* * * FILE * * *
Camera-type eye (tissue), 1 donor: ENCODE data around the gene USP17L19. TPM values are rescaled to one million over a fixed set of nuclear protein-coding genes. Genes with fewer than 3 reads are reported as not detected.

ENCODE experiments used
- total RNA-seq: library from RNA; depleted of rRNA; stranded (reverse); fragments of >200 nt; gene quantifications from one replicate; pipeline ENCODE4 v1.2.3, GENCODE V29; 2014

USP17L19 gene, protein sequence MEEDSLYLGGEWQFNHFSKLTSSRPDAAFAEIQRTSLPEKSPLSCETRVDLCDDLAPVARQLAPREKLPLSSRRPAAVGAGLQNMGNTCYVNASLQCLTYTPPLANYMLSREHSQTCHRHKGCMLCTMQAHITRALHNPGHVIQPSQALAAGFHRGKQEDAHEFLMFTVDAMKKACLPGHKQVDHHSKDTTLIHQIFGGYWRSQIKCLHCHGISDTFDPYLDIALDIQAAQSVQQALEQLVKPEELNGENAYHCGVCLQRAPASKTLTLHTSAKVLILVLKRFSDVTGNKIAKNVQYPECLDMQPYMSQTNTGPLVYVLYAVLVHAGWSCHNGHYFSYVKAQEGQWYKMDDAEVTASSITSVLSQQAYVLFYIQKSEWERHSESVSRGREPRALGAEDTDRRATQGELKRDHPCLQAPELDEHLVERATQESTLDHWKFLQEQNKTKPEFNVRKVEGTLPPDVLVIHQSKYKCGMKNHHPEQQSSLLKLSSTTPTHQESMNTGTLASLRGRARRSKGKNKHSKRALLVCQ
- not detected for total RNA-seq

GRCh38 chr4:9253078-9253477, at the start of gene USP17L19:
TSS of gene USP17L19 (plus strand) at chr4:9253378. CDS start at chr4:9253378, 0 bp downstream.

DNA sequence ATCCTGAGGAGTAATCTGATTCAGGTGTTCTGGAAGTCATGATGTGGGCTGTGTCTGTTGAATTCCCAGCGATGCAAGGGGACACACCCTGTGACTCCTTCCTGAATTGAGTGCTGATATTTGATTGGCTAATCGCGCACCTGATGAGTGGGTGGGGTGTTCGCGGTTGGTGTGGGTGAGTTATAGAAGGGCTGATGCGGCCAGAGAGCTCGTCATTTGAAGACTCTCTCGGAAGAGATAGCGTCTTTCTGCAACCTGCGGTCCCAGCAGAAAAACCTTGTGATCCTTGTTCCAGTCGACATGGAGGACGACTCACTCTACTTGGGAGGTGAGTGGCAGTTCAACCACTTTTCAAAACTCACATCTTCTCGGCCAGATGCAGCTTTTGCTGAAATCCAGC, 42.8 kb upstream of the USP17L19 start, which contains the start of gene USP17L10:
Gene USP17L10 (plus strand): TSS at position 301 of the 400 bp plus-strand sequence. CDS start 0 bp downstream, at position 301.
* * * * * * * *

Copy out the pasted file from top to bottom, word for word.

Camera-type eye (tissue), 1 donor: ENCODE data around the gene USP17L19. TPM values are rescaled to one million over a fixed set of nuclear protein-coding genes. Genes with fewer than 3 reads are reported as not detected.

ENCODE experiments used
- total RNA-seq: library from RNA; depleted of rRNA; stranded (reverse); fragments of >200 nt; gene quantifications from one replicate; pipeline ENCODE4 v1.2.3, GENCODE V29; 2014

USP17L19 gene, protein sequence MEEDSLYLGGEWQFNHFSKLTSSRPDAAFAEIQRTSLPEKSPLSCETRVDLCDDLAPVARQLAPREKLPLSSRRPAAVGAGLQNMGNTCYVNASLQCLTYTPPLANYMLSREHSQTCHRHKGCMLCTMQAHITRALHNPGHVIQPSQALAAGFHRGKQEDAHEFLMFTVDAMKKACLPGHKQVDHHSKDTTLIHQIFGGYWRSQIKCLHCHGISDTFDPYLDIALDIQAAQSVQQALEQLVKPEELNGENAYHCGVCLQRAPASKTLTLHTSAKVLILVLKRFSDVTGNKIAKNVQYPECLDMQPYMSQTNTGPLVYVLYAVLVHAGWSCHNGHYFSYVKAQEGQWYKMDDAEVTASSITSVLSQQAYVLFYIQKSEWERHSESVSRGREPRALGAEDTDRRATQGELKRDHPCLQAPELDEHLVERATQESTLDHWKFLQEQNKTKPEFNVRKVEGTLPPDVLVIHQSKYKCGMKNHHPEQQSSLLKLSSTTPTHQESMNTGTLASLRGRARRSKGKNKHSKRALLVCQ
- not detected for total RNA-seq

GRCh38 chr4:9253078-9253477, at the start of gene USP17L19:
TSS of gene USP17L19 (plus strand) at chr4:9253378. CDS start at chr4:9253378, 0 bp downstream.

DNA sequence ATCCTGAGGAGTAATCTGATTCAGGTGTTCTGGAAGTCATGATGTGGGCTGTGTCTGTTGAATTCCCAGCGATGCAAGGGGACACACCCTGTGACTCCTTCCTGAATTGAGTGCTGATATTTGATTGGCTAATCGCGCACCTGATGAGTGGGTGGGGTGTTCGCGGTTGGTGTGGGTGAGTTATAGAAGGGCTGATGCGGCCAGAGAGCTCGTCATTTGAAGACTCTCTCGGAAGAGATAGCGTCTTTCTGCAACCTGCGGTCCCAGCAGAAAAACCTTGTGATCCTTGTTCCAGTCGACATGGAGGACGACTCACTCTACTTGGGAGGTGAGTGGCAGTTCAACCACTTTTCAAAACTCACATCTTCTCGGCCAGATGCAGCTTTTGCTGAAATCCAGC, 42.8 kb upstream of the USP17L19 start, which contains the start of gene USP17L10:
Gene USP17L10 (plus strand): TSS at position 301 of the 400 bp plus-strand sequence. CDS start 0 bp downstream, at position 301.